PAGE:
The agency does not have the necessary data to evaluate its IT staffing practices, according to the watchdog.
The U.S. Department of State has implemented some leading recruitment and retention practices to address its IT workforce challenges, but more is needed to strengthen and measure the effectiveness of these steps, according to a watchdog report released to the general public on July 12.
The U.S. Government Accountability Office examined 15 recruitment and retention best practices for the agency’s IT workforce and found that State has fully implemented one, partially implemented 11, and failed to implement the remaining three. The leading practices that GAO analyzed focused on issues surrounding strategic workforce planning, talent acquisition, talent management, engaging employees and employee morale.
As GAO noted, State depends on skilled IT staff in order to counter cyber threats and maintain operations across four different agency components—Foreign Service, Civil Service, contractors and locally employed staff. A lack of efficient tools for measuring the success of its current practices, however, is having a detrimental impact on State’s ability to attract and retain skilled IT professionals across these four components.
“State's policy calls for access to timely and accurate data to set performance metrics and for a plan to monitor and evaluate progress toward achieving goals,” GAO said in the report. “However, State does not have such IT workforce data needed to set performance metrics, nor does it have a plan to monitor and evaluate progress toward achieving its goals. Consequently, State does not know if its actions are improving its recruitment and retention, and achieving its goals.”
The report identified 10 specific challenges affecting State’s ability to recruit and retain IT staff, including: low entry-level pay with no recruitment incentives, low entry-level pay raises with limited retention incentives, a lengthy hiring and security clearance process, a narrowly-focused marketing and recruitment strategy, a lack of detailed information in job postings, inaccurate job postings and the performance of non-IT work, and limited opportunities for advancement.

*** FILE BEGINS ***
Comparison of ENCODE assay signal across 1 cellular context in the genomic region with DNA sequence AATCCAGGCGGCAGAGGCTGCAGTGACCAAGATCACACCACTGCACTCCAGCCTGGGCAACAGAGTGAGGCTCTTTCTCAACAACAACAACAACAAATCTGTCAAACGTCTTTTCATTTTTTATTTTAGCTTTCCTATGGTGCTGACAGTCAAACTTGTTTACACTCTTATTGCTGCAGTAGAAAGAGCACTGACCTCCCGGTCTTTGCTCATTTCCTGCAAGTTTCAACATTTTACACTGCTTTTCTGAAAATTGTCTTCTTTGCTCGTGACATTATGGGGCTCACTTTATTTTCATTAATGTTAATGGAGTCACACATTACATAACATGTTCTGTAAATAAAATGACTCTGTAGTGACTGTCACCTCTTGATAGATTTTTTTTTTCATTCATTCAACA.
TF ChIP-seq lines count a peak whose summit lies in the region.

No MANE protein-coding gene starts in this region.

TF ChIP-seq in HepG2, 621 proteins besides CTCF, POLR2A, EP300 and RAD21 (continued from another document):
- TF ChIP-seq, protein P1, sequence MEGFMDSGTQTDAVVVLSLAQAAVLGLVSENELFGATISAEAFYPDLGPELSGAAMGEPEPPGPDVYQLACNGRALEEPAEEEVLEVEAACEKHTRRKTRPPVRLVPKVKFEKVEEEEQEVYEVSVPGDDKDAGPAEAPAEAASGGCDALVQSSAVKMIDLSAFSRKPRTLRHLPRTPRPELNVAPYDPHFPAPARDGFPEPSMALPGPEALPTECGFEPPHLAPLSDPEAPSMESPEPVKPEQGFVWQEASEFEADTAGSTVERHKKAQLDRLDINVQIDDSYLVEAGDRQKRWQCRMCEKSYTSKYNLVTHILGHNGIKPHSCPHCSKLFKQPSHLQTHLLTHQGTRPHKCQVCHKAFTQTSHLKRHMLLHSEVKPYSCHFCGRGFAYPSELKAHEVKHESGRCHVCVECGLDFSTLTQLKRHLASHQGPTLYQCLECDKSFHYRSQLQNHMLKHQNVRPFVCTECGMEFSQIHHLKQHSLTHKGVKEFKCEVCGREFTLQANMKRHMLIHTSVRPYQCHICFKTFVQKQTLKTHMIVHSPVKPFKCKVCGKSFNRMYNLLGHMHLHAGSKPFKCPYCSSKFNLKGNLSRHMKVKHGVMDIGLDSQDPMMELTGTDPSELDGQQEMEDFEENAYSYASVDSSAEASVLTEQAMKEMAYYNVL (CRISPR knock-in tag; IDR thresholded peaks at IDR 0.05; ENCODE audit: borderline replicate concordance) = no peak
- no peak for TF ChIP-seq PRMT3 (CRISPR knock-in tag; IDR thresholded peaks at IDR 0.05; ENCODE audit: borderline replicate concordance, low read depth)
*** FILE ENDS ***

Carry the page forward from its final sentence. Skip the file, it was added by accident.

“For example, State has collected training performance data, but has not recruited continuously year-round for most of its IT positions or regularly assessed staffing needs,” the report noted. “If State increases its focus on recruitment and retention practices, the department can better compete with other employers for critical IT staff with key skills and abilities.”
Citing the sensitivity of the analysis, the GAO’s public-facing report did not include three of the recruitment and retention challenges that were identified. In response to State officials’ request, GAO also removed its evaluation of IT workforce vacancies and the impact of those vacancies on the agency from the public report.
GAO offered 16 recommendations for State to improve its IT workforce management and strengthen its recruitment and retention practices. These recommendations included updating competency and staffing monitoring tools, obtaining and tracking data to better align employee expectations with agency goals and developing strategies for recruitment and retention incentives.
While State agreed with the majority of GAO’s recommendations, it disagreed with the suggestion that the agency expand the number Foreign Service IT positions available to external applicants year-round, citing the fact that information management technical specialist positions, for example, are more specialized roles and are only posted when there are openings.
In comments to GAO, State said that it is working to address many of the other deficiencies identified in the report. State noted, for example, that it is drafting an IT strategic plan for the Civil Service and the Foreign Service, and that it also plans to design and implement a Foreign Service Applicant Tracking System to determine the effectiveness of the department’s recruitment efforts.